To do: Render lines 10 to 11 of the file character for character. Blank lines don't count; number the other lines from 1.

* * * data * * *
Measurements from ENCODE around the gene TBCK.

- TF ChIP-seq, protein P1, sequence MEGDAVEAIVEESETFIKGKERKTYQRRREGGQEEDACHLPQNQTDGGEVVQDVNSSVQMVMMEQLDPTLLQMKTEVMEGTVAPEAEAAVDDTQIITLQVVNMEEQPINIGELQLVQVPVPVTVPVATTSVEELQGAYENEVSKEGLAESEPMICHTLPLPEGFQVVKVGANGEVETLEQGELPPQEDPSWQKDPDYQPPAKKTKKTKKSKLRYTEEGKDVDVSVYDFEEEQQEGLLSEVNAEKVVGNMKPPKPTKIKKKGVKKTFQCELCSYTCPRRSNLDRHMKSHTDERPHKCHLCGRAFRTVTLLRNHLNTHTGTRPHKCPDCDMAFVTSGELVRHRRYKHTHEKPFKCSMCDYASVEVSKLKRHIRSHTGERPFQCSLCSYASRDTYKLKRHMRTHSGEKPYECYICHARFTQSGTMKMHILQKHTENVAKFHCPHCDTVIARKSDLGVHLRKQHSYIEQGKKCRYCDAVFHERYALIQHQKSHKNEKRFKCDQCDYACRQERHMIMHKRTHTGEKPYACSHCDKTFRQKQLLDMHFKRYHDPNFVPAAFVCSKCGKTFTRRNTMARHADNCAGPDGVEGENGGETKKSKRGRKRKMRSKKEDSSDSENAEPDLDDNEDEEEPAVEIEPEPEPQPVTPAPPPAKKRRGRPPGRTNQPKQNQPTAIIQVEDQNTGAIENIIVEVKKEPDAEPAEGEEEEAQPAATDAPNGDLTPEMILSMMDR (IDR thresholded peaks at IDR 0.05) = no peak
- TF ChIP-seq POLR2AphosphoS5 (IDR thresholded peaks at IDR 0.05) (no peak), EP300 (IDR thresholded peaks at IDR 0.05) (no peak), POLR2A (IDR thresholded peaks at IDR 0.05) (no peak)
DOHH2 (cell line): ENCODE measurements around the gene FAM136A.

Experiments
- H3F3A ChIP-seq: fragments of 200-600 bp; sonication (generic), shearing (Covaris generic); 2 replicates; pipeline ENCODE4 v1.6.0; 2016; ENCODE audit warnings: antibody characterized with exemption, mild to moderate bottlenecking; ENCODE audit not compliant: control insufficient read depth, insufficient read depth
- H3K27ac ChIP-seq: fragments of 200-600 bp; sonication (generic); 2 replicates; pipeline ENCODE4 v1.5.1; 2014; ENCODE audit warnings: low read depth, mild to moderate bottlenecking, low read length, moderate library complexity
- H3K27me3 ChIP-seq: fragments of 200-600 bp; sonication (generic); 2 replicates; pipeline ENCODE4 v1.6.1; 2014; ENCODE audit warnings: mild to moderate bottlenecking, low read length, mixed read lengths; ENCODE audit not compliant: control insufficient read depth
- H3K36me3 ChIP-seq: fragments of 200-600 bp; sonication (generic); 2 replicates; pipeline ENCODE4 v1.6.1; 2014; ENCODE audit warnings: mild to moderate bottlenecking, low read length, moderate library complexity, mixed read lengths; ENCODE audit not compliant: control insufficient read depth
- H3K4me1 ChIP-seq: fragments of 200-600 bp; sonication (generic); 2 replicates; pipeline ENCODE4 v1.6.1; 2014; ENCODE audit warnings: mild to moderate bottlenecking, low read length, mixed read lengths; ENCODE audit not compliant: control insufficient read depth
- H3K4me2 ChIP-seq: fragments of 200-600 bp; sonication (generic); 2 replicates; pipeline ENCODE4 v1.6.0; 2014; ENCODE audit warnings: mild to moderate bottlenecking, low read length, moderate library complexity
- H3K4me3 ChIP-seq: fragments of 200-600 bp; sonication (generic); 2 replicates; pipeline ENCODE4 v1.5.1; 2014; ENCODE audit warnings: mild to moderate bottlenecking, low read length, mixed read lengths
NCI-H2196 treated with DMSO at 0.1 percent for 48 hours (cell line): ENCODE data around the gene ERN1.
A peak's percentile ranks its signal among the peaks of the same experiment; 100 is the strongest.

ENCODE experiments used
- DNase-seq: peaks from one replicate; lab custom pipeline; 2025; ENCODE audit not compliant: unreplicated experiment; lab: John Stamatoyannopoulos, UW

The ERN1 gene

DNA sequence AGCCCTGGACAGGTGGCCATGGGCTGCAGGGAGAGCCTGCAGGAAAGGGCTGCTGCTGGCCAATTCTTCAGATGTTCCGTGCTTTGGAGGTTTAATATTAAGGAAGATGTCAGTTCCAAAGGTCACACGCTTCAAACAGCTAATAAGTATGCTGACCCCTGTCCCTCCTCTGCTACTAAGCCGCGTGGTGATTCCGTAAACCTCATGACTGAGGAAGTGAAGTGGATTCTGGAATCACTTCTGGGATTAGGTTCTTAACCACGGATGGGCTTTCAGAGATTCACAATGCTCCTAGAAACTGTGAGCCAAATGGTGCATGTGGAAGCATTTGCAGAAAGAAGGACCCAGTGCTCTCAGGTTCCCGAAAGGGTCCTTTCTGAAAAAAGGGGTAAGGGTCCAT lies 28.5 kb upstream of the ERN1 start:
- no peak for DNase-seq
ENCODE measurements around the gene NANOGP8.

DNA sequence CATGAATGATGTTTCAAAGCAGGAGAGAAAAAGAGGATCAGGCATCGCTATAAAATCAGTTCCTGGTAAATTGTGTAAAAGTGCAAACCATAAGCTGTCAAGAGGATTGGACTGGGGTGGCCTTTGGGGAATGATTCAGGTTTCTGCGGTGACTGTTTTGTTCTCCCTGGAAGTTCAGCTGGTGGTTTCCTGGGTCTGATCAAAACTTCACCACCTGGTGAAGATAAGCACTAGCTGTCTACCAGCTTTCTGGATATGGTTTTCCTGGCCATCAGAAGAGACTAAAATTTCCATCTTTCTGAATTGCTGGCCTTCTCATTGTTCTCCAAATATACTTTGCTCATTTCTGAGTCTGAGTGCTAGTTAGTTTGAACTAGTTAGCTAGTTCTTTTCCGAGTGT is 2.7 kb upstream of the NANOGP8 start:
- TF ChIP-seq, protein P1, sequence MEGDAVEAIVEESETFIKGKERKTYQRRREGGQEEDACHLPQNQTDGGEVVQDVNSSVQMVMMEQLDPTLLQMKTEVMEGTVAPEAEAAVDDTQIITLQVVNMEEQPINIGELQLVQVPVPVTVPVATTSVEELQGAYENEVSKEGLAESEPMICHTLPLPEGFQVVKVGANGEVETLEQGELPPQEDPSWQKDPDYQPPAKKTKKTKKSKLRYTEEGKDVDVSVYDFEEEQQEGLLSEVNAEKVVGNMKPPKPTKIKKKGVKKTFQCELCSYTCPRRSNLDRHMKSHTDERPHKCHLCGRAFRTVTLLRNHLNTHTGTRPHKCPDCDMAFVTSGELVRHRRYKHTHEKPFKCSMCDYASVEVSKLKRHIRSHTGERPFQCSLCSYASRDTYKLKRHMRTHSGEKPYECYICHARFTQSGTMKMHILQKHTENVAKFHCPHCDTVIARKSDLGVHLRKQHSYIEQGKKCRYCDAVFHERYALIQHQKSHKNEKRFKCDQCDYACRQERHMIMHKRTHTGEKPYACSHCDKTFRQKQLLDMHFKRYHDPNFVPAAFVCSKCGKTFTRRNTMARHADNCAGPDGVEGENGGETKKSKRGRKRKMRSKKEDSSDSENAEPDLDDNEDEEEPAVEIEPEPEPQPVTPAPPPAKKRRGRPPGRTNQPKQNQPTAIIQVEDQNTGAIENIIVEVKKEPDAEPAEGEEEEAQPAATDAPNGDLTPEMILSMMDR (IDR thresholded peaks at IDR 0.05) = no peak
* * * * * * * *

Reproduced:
- H3K4me1 ChIP-seq: fragments of 200-600 bp; sonication (generic); 2 replicates; pipeline ENCODE4 v1.6.1; 2014; ENCODE audit warnings: mild to moderate bottlenecking, low read length, mixed read lengths; ENCODE audit not compliant: control insufficient read depth
- H3K4me2 ChIP-seq: fragments of 200-600 bp; sonication (generic); 2 replicates; pipeline ENCODE4 v1.6.0; 2014; ENCODE audit warnings: mild to moderate bottlenecking, low read length, moderate library complexity